As a southerner, I love fried chicken. The only problem is, I’m on a low-carb diet and the breading is carb city. Rather than giving in to temptation, I decided to engage in a little experimentation. After a few disastrous attempts I finally hit on something that worked wonderfully as a substitute for traditional flour or cornmeal breading – Pork Rinds! 

Yes, pork rinds! During my low-carb adventure, pork rinds have satisfied my cravings for crunchiness. They’re like my no-carb potato chips or crackers. And now I use pork rinds to make some pretty darn good fried chicken.

Here are a a few things you need to know should you want to fry up a batch. 

  1. I like food that bites me back when I bite into it. If you’re not fond of hot and spicy, just use regular pork rinds and eliminate the hot sauce.
  2. When you drop the chicken into the fryer, the pork rind coating turns dark almost immediately (that’s why I call it “blackened.”) 
  3. During my experimentation I found that boneless, skinless chicken thighs work best. Since the pork rinds are already cooked before you put them into the fryer, they tend to burn before thicker cuts of chicken, like breasts, can be thoroughly cooked. 

Ingredients

4 boneless skinless Sanderson Farms chicken thighs
1 bag of hot and spicy pork rinds
1/2 cup parmesan cheese
1/2 teaspoon paprika
1/2 teaspoon black pepper
2 cups buttermilk
2 tablespoons lime juice
2 tablespoons hot sauce
2 eggs
Vegetable oil for frying

Directions

  • Heat the oil in a deep skillet or deep fryer to about 375 degrees.
  • Combine buttermilk, lime juice, hot sauce, and eggs in a medium bowl. Thoroughly mix. 
  • Let the chicken thighs soak in the mixture while you prepare the dry ingredients.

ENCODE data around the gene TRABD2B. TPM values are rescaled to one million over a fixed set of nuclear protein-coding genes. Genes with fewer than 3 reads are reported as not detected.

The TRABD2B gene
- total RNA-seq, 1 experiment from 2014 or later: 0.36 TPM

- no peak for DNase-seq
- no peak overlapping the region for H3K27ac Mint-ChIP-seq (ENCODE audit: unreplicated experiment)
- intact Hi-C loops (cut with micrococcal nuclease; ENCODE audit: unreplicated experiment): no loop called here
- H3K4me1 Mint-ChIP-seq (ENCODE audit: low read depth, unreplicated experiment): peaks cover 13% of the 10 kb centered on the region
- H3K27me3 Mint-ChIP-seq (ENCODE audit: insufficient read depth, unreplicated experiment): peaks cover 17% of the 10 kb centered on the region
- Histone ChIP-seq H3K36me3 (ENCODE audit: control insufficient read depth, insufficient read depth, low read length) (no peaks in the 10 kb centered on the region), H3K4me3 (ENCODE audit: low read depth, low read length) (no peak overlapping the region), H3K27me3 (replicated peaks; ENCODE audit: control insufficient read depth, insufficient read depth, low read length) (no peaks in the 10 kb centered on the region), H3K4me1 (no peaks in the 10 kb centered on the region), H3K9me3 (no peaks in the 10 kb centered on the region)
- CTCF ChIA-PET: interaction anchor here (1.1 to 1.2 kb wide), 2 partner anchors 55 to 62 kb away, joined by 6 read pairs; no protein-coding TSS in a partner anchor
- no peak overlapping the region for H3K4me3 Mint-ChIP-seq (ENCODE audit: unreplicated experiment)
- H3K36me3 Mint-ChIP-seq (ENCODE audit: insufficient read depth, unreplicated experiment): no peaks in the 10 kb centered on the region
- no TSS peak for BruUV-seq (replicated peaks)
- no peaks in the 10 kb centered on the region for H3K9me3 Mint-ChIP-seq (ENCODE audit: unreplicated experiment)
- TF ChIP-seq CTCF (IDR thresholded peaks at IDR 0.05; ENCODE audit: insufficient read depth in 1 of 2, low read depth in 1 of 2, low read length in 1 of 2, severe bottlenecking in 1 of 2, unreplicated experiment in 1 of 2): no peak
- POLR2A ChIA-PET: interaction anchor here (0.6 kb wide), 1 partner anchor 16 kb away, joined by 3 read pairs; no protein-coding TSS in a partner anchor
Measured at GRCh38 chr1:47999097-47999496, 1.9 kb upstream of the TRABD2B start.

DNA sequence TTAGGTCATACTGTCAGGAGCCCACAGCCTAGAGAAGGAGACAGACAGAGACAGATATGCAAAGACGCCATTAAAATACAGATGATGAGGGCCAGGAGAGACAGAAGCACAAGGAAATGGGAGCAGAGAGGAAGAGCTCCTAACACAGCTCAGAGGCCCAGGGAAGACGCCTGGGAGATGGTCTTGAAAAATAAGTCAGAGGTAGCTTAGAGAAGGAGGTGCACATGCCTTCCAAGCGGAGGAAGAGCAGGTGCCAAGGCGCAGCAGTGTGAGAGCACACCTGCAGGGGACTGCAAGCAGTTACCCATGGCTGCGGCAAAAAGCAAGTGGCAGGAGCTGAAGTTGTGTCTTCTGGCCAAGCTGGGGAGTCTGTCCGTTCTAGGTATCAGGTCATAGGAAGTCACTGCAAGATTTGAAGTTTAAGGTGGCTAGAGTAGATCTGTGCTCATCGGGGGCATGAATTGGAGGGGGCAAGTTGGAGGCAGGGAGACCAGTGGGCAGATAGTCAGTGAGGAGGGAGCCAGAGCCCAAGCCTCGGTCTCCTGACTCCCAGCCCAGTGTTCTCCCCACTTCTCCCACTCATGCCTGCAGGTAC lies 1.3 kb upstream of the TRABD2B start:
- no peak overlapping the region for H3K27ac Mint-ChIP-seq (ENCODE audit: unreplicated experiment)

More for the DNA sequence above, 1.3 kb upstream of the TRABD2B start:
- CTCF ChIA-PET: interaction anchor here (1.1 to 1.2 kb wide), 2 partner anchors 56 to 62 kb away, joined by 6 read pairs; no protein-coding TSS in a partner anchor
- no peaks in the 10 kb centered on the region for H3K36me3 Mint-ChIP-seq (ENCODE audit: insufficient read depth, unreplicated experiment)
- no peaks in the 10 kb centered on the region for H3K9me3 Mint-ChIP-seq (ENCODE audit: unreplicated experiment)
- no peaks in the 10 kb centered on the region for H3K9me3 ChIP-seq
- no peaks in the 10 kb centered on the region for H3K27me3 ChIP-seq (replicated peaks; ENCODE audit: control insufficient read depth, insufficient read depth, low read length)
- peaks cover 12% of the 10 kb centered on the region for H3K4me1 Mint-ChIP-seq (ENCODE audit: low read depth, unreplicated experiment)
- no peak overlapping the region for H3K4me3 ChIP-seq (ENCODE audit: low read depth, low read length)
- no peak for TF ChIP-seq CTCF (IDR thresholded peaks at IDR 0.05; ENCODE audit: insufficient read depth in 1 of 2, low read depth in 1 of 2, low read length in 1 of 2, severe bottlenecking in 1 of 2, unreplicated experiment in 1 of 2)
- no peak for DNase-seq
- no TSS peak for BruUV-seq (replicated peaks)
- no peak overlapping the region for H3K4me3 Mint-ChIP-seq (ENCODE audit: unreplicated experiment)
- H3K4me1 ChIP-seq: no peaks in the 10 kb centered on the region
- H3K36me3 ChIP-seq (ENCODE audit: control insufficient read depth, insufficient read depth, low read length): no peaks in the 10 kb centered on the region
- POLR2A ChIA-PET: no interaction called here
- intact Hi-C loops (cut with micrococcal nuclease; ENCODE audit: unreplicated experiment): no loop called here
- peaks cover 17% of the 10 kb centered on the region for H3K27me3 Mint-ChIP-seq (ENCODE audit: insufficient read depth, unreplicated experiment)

• Pulverize the pork rinds in a blender or mixer – or with your fists if you need to release a little stress 
  • Mix in the parmesan cheese, paprika, and black pepper.
  • Run the dry ingredients through a flour sifter to get a more consistent texture. 
  • Remove the chicken from the buttermilk mixture, letting the excess drip off.
  • Dredge each piece in the pork rind mixture until thoroughly coated. 
  • Drop each piece in the oil, cover, and cook for about 5-7 minutes. 
  • Bon appetit!   

sifting the dry mixture with a flour sifter

Dry pork rind mixture and buttermilk mixture

pork rind coated chicken thighs ready for the fryer

I have thoroughly enjoyed working with Sanderson Farms, not only because I love their chicken but also I love their corporate philosophy and values. In case you’re wondering where your can get Sanderson Farms chicken in your area, here’s a handy chicken locator tool! Also, check out the nearly 150 recipes on their website! 

What’s your favorite way fry chicken?

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